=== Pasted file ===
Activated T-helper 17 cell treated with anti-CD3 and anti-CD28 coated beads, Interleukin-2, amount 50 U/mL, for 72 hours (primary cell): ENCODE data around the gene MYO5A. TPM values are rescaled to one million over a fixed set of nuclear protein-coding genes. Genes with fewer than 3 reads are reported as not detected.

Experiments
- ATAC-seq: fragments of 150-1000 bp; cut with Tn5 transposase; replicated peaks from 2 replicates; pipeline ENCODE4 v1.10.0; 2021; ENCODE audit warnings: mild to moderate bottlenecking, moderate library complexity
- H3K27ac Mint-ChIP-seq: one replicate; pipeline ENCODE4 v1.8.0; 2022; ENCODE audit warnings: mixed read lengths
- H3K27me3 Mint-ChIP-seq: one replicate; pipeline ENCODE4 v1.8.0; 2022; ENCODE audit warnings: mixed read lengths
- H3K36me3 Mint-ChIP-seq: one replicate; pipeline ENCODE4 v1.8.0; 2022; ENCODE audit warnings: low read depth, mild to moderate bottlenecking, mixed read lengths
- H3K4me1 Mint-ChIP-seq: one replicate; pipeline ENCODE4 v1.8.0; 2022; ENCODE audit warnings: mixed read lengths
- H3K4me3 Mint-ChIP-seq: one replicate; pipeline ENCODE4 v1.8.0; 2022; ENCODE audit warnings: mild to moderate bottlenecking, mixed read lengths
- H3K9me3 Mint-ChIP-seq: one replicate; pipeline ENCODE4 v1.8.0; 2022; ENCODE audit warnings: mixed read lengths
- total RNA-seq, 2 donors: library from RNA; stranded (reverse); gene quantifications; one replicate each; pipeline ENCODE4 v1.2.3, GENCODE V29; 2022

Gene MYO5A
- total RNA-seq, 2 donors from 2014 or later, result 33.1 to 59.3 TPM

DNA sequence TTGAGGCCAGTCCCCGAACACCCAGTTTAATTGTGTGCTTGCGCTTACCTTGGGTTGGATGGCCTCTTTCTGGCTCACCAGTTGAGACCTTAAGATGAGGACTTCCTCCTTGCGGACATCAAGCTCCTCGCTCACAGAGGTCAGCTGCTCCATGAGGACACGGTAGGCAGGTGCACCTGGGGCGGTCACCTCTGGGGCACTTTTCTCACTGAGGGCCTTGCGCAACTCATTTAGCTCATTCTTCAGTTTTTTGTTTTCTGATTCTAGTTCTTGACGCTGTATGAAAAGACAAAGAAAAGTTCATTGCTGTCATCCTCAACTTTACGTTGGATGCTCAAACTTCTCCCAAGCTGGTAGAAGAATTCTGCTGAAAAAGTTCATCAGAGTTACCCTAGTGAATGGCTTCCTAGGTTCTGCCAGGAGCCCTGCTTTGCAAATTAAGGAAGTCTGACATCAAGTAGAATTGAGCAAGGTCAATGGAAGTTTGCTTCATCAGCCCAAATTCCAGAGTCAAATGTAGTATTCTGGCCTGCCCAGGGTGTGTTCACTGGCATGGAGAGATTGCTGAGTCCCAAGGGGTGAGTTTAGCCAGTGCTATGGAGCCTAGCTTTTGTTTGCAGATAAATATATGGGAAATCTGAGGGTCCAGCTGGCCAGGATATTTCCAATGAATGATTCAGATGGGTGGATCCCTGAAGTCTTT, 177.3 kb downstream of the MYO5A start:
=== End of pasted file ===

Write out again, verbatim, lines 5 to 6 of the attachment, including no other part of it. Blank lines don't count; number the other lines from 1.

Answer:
- H3K27me3 Mint-ChIP-seq: one replicate; pipeline ENCODE4 v1.8.0; 2022; ENCODE audit warnings: mixed read lengths
- H3K36me3 Mint-ChIP-seq: one replicate; pipeline ENCODE4 v1.8.0; 2022; ENCODE audit warnings: low read depth, mild to moderate bottlenecking, mixed read lengths